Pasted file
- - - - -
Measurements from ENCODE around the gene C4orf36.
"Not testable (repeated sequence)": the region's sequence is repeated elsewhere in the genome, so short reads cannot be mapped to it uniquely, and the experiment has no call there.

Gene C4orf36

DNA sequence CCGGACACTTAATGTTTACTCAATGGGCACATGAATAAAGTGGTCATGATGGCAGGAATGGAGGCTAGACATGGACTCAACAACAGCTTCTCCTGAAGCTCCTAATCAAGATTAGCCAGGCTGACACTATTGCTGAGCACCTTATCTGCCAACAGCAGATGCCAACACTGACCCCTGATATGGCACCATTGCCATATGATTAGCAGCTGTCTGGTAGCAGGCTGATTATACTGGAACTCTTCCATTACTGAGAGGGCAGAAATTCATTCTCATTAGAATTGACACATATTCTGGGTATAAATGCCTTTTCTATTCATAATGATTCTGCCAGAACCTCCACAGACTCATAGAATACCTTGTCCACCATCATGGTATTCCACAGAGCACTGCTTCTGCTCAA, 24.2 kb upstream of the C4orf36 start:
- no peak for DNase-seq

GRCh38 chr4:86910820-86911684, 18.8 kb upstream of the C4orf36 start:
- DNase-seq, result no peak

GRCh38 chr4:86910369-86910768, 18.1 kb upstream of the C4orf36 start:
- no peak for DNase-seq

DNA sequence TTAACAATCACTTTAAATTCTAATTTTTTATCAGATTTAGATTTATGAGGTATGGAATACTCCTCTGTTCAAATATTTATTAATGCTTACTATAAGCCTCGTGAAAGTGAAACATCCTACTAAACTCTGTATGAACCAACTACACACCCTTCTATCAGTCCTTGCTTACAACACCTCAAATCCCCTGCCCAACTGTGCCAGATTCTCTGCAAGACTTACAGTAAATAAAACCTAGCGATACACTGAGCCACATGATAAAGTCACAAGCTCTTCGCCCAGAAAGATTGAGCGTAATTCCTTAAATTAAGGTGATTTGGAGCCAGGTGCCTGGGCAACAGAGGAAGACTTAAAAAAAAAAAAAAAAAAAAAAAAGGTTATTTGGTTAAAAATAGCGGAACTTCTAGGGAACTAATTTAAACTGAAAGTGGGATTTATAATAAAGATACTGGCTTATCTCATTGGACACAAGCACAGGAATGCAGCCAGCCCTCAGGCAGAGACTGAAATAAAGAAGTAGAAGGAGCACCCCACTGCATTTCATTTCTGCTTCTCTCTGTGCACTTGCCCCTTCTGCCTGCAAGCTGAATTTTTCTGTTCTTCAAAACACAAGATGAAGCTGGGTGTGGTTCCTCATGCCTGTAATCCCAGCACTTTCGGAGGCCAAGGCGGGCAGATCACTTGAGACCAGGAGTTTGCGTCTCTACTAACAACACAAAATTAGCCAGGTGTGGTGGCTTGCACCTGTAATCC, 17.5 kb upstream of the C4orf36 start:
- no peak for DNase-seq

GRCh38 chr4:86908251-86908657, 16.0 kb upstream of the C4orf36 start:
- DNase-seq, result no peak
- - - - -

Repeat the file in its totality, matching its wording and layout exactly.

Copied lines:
Measurements from ENCODE around the gene C4orf36.
"Not testable (repeated sequence)": the region's sequence is repeated elsewhere in the genome, so short reads cannot be mapped to it uniquely, and the experiment has no call there.

Gene C4orf36

DNA sequence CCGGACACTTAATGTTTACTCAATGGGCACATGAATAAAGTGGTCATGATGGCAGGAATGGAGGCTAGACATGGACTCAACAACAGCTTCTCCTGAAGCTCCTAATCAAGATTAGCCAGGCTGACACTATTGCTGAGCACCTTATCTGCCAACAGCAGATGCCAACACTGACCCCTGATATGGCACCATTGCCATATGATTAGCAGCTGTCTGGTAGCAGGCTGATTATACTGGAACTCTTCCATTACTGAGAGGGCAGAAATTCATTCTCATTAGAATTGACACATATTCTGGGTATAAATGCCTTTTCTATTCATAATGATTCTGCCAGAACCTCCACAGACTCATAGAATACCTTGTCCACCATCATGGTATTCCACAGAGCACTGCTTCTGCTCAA, 24.2 kb upstream of the C4orf36 start:
- no peak for DNase-seq

GRCh38 chr4:86910820-86911684, 18.8 kb upstream of the C4orf36 start:
- DNase-seq, result no peak

GRCh38 chr4:86910369-86910768, 18.1 kb upstream of the C4orf36 start:
- no peak for DNase-seq

DNA sequence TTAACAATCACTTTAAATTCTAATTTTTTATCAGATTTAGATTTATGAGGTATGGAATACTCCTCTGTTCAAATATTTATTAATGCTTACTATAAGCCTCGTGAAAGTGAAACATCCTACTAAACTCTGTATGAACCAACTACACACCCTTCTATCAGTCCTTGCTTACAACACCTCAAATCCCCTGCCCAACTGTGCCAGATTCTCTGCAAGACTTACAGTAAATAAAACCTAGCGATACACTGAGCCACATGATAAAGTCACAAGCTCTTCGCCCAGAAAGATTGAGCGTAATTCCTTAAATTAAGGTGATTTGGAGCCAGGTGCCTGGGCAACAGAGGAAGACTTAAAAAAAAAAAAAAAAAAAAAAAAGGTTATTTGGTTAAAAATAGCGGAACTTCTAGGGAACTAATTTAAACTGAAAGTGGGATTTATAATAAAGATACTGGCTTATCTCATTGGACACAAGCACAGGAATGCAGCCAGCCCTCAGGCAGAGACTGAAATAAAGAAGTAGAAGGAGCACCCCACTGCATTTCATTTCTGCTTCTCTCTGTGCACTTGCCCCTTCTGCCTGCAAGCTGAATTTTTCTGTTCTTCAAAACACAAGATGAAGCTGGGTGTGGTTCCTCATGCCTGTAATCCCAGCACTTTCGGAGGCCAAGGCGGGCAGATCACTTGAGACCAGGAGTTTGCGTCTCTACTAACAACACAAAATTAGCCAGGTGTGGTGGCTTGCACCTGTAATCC, 17.5 kb upstream of the C4orf36 start:
- no peak for DNase-seq

GRCh38 chr4:86908251-86908657, 16.0 kb upstream of the C4orf36 start:
- DNase-seq, result no peak